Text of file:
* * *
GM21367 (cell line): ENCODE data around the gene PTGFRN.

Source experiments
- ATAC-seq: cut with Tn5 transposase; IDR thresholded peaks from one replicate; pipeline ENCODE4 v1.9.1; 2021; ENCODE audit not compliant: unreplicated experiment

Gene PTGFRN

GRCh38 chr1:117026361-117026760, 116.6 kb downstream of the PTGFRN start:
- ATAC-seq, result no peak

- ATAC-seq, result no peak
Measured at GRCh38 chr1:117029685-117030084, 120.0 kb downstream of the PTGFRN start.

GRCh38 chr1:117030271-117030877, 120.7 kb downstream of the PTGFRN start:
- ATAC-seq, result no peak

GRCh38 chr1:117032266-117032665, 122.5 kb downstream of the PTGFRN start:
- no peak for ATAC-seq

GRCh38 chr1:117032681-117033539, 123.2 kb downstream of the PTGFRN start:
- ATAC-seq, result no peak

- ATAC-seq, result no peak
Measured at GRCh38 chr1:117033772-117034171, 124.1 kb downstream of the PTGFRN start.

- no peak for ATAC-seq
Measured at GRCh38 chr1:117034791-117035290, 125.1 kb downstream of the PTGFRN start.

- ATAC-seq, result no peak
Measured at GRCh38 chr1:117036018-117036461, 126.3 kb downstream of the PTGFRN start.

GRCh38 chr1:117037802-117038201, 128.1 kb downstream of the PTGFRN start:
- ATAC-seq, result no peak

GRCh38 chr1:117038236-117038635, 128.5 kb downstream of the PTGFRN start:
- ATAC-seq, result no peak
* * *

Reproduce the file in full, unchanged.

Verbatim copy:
GM21367 (cell line): ENCODE data around the gene PTGFRN.

Source experiments
- ATAC-seq: cut with Tn5 transposase; IDR thresholded peaks from one replicate; pipeline ENCODE4 v1.9.1; 2021; ENCODE audit not compliant: unreplicated experiment

Gene PTGFRN

GRCh38 chr1:117026361-117026760, 116.6 kb downstream of the PTGFRN start:
- ATAC-seq, result no peak

- ATAC-seq, result no peak
Measured at GRCh38 chr1:117029685-117030084, 120.0 kb downstream of the PTGFRN start.

GRCh38 chr1:117030271-117030877, 120.7 kb downstream of the PTGFRN start:
- ATAC-seq, result no peak

GRCh38 chr1:117032266-117032665, 122.5 kb downstream of the PTGFRN start:
- no peak for ATAC-seq

GRCh38 chr1:117032681-117033539, 123.2 kb downstream of the PTGFRN start:
- ATAC-seq, result no peak

- ATAC-seq, result no peak
Measured at GRCh38 chr1:117033772-117034171, 124.1 kb downstream of the PTGFRN start.

- no peak for ATAC-seq
Measured at GRCh38 chr1:117034791-117035290, 125.1 kb downstream of the PTGFRN start.

- ATAC-seq, result no peak
Measured at GRCh38 chr1:117036018-117036461, 126.3 kb downstream of the PTGFRN start.

GRCh38 chr1:117037802-117038201, 128.1 kb downstream of the PTGFRN start:
- ATAC-seq, result no peak

GRCh38 chr1:117038236-117038635, 128.5 kb downstream of the PTGFRN start:
- ATAC-seq, result no peak